What it’s like to fly out of Ebola-ravaged Liberia
Nothing is routine when leaving the West African country of Liberia where the airport routine is temperature checks; handwashing with bleach; and questions.
The New York Times
Northwest travel guides
MONROVIA, Liberia — The woman at the Brussels Airlines city check-in office told me to arrive at Robertsfield Airport three hours before my 8:40 p.m. flight.
My sister, who still lives in my family’s native Liberia, dropped me off at the airport gate at 5:15 p.m. You have to get your temperature checked simply to enter the airport grounds, so I got out of the car at the gate. I did not hug or kiss her goodbye.
I had dropped my luggage off at the city check-in office so I wouldn’t have to deal with it again until Washington D.C. I carried a blue canvas handbag crammed with wallet, laptop, two cellphones, passport, change of clothing, bleach wipes, and two Ziploc bags full of the malaria pills and immune boosters I had been taking for the two weeks I had been covering the Ebola outbreak. And now I was taking the same route to the United States flown by Thomas Eric Duncan, the man who, after traveling on to Dallas, fell to the disease.
At 5:23, the guard at the gate pointed his laser thermometer at my forehead. In the two weeks I had been in Monrovia, my temperature — taken an average of six to eight times daily — tended to hover between 35.4 and 36.5 degrees Celsius, which are normal body temperatures. Once it got up to 36.9 degrees, and I became alarmed. Above 38 degrees Celsius is when they start asking other questions. No one wants to be there.
At the Robertsfield gate, I was 36.4. “Go wash your hands,” the guard said, pointing to a big plastic jug of chlorine water. It was the ninth time that day that I’d washed my hands in bleach. Health officials say chlorine kills the virus instantly. In Liberia, people use a lot of chlorine now.
Outside the terminal, a woman gave me a health questionnaire that listed a bunch of symptoms — fever, headache, vomiting, diarrhea, red eyes — and asked if I had had any of them in the past two days. The form also asked, in several different ways, if I’d come into contact with anyone with Ebola. I X’d no to everything because I made a point to never touch anyone during my two weeks there.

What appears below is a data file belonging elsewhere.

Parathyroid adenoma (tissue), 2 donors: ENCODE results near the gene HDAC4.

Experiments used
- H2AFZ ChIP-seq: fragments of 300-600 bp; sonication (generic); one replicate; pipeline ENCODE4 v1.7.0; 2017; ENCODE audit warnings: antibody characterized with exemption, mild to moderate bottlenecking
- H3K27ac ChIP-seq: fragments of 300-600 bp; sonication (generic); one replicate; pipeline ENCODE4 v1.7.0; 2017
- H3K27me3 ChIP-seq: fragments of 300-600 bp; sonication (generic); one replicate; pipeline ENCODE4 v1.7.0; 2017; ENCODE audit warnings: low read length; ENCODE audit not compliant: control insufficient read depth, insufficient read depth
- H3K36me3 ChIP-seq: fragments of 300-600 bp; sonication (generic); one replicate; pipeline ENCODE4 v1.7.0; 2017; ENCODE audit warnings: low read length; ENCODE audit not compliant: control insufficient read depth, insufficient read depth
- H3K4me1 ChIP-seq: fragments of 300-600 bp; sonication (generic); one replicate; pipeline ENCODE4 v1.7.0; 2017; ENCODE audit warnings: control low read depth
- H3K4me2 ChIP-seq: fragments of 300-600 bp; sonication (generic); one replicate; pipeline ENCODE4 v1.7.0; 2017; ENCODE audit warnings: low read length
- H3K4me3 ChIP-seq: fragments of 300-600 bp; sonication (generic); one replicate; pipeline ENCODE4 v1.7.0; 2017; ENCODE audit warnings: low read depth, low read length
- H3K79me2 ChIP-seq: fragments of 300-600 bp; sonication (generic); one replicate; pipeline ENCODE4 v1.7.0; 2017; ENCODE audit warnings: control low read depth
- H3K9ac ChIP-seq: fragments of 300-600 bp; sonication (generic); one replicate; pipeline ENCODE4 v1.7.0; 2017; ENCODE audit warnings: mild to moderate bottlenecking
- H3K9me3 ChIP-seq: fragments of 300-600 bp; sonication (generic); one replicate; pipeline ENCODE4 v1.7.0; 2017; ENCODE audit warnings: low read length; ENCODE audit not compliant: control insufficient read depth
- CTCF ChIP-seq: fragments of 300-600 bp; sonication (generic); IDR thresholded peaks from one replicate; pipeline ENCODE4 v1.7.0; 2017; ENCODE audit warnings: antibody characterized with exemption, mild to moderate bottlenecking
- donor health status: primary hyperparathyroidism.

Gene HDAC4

At the terminal door, a guard glanced at my answers, then pointed to another jug. I washed my hands again.
Next stop was four health workers in goggles, masks, gloves and white coats, but not hazmat suits. One scanned my answers and put it in a stack. Another pointed his laser thermometer at me.
It read 36.4 degrees.
Finally, 43 minutes after I arrived at the airport, I walked into the terminal.
The immigration line was crowded, and it was almost impossible not to touch other people. Cursing myself for wearing my jacket around my waist instead of my shoulders, I hunched into myself to avoid human skin. The plastic-gloved security woman wanted to frisk me by hand and she touched my neck and my arm. Then she took off her gloves, threw them in a basket, and put on another pair for the next passenger. So she was changing gloves before each body check. Good.
But I still headed straight to the bathroom and used four chlorine wipes on my arms, neck, and face. And I put my jacket on.
Two hours later, the Brussels Air flight landed on Robertsfield’s sole runway, and everyone in the terminal — this being the only flight out Friday night — surged toward the door. We stood around for 30 minutes, and then the health workers appeared before us with their laser thermometers. The left side of my face had been feeling hot as I waited in the terminal, and I was fretting. I went to the female health worker on my right. She checked my left side.
It read 35.4 degrees.
At the plane, we were greeted by flight attendants wearing masks and gloves. One of them kept his mask on for the entire six-hour flight. “This is not very reassuring,” the woman behind me muttered.
We took off a little late at 9:10. No one seemed to sleep.
We landed in Brussels at 5:49 a.m. There was no screening in Brussels. After a six-hour layover, my United flight to Washington was completely normal.
We landed at Dulles airport at Washington, D.C., at 2:20 p.m. The automated entry kiosk scanned my passport and spit out a customs receipt with a big X on it and instructions to take it to a passport officer. I went to the nearest one, showed it to him, and said, “I’m coming from Liberia.”
“Ugh,” he said. He told me to go to the next agent.
When I told the agent I’d flown in from Liberia, he said, “Thanks for telling me,” and put on gloves before taking my passport. He asked me how long I’d been there, whether I felt sick, and if I’d had my temperature taken. I told him two weeks, no, and three times the night before. “That’s great that they’re doing that,” he said, and told me to report to customs after getting my luggage.
At customs they sent me into the room for sketchy types, and told me to go to Line C. The agent called me up and asked me the same questions. He wore gloves, and gave me a sheet with the CDC emergency phone number on it in case I started feeling symptoms. He said that he expected CDC personnel to begin doing temperature checks next week, but that for the past two weeks, since Thomas Eric Duncan, they had just been taking these simple screening measures.
I walked out of Dulles at 3:30, one hour and 10 minutes after my flight landed. An hour later, I was home.